Old Skies, the tried and true of a point and click adventure that makes us travel through time

Old Skies, the tried and true of a point and click adventure that makes us travel through time

Old Skies

If invented, what would humankind do with time travel? Capitalist society would obviously use it to make money. The richest could therefore pay for trips to the past to satisfy their curiosity, or to relive moments in which they were particularly happy, or to modify nefarious events. Of course, there would be rules to be respected, such as that of not upsetting the continuous space of time by acting on key events, but to make sure that everything goes right there would be designated agents, such as Fia Quinn, who would take care of solve all problems, in one way or another.

This is, more or less, the future predicted by Wadjet Eye Games, of which we tried Old Skies, an incredibly fascinating new point and click adventure, in development for PC and Nintendo Switch.


The scenarios are hand-drawn Old Skies is divided into seven time travels. The demo that was provided to us by the development team allowed us to try a whole one. The game begins with agent Quinn and a client of ChronoZen, the agency she works for, arriving in contemporary New York, in an area that is very important to the man's past. The two chat briefly, allowing us to understand a lot of the user interface right from the start: the dialogues are managed through a multiple choice system, the lines are displayed in comic strips that appear at the head of the characters, when the cursor passes over a object that can be examined, a pop-up message appears on the screen with the description, while when an object is interactive, the cursor icon changes, depending on the type of linked action.

Part of the interface is hidden in the upper portion of the screen. This is where you can access the inventory, call a colleague who acts in the present, giving us information and monitoring the situation, and access a database in which to research places, objects and people, which will prove essential to carry out the investigations.


Fia Quinn, the protagonist of the game The gameplay of Old Skies is the classic one of the genre, in which the scenarios are plumbed in search of interactive objects, we talk to the characters who they meet and, when necessary, the objects collected, or those obtained by the agency, are used. For example, Quinn has a small multifunctional tool, a kind of sci-fi Swiss army knife, which allows her to force locks. In the course of the case you will also receive a weapon, for reasons that we are not going to specify (rest assured, it is not a shooter). In reality, the demo, which lasted about an hour, showed us a gameplay focused more on investigations than on the search for objects. So we talk a lot, explore some scenarios well to hunt for clues, read documents, violate computers and so on, and from time to time objects are used, moreover easily understood.

It's hard to say if the same will apply to the other time travel, but the impression we got is that Dave Gilbert, the game's author, has focused as usual more on the narrative part than on that of puzzles, trying to make the player's experience as fluid as possible. After all, the demo showed us a really high quality of writing, with the tones of the episode that fade from comedy to tragedy in a natural way, that is, without any forcing, giving the player conflicting sensations, which result in a much harder ending. than we would have expected.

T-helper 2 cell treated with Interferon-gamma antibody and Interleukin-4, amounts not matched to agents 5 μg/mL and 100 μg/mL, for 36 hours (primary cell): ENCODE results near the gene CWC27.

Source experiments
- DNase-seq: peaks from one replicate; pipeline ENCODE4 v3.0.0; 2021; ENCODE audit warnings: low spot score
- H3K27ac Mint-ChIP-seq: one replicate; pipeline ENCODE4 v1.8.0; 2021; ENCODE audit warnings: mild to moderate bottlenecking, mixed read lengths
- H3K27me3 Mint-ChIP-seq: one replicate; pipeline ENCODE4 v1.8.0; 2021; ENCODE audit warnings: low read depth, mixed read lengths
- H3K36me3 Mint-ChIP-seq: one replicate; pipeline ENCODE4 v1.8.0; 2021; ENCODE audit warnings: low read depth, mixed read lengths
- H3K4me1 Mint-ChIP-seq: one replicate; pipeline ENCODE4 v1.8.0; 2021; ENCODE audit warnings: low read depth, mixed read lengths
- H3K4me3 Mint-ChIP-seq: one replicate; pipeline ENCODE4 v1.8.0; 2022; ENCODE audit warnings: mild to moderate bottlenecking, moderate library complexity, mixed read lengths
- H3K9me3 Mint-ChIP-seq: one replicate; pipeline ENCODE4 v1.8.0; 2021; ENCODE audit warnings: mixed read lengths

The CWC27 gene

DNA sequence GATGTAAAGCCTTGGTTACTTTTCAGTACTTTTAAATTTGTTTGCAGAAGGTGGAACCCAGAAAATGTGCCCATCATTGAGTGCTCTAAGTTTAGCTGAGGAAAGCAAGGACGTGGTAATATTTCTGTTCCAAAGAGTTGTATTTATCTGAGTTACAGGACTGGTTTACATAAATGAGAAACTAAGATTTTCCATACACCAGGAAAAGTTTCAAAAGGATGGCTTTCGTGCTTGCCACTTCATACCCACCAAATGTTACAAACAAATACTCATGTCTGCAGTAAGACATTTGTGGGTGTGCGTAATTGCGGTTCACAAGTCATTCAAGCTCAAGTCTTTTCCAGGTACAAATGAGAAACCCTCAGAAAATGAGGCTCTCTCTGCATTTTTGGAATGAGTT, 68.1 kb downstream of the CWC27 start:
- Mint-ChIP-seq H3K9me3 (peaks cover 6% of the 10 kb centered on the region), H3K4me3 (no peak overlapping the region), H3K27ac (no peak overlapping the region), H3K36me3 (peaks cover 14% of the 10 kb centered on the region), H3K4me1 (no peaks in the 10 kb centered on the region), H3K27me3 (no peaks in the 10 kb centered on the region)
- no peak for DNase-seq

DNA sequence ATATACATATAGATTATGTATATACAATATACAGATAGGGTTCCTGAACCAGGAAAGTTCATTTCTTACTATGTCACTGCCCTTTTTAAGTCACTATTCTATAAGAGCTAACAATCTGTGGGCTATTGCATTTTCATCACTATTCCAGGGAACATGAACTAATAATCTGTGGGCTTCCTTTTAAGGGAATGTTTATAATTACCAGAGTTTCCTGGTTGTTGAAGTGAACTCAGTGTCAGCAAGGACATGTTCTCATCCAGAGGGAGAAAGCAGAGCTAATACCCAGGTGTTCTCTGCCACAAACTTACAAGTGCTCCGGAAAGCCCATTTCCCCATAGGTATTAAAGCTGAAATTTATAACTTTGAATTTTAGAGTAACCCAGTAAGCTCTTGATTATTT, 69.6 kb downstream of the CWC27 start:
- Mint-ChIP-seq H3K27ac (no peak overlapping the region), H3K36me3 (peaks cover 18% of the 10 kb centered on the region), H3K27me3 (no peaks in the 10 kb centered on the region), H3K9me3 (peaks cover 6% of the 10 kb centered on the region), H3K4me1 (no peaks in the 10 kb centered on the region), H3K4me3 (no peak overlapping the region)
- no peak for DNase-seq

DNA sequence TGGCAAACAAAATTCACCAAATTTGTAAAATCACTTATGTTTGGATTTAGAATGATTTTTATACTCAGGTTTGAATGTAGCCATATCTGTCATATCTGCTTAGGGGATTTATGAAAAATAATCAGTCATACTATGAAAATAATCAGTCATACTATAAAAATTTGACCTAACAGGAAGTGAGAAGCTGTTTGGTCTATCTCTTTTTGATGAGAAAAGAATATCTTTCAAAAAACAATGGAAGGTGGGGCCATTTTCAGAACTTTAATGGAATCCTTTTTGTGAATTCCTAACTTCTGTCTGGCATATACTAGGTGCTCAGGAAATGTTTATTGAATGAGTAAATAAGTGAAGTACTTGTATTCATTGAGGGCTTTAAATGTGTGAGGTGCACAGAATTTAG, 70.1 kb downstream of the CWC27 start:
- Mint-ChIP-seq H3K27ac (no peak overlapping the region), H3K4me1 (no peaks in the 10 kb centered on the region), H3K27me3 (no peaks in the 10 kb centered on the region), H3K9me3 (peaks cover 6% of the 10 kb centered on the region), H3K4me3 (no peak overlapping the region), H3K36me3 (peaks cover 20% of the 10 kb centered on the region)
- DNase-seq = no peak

Ideally Quinn's role and the essence of her work are immediately questioned, so much so that some questions arise in the player that also become one of the reasons why you want to continue playing. What is it allowed to buy with money? When does capitalist society deem it acceptable to alter the past? What if doing so goes against your interests? What measures can it take? To discuss the issues raised by even this first Old Skies story alone, we should tell you in more detail. Of course we will not do this in order not to give you advances that could ruin your experience. Just know that it is really worth living.

Art direction

The narrative style has many references to Blackweel and Gemini Rue From an artistic / technical point of view, Old Skies is a decisive step forward for the works of Wadjet Eye Games, including hand-drawn scenarios at 1080p (three times larger than those of Unavowed, one of the most celebrated adventures of the studio), very large and fluidly animated characters, full voice acting (only in English languages ) and so on. The overall impression he made on us was very good overall. Of course, we haven't been to particularly impressive places, but some are nevertheless very well done and perfectly reflect the claustrophobic style so loved by Gilbert and already seen in many of his other works, including places frequented by students, dormitories and offices, which represent the entry into the everyday life of a person whose human side one ends up learning when forced to an extreme gesture.

The Old Skies demo has left us with a great desire to keep playing, to see where time travel will take Quinn and the agency's clients. As you may have understood, we liked it very much and, even if it is too early to give definitive judgments, it promises to be one of the best titles of the last period, from a narrative point of view. After all, Gilbert is a guarantee, a true author who never betrays expectations. Why should he do it this time?


The writing looks great A decisive step forward for Wadjet Eye Games from a technical point of view We really liked the first story DOUBT There are six more stories Have you noticed any errors?

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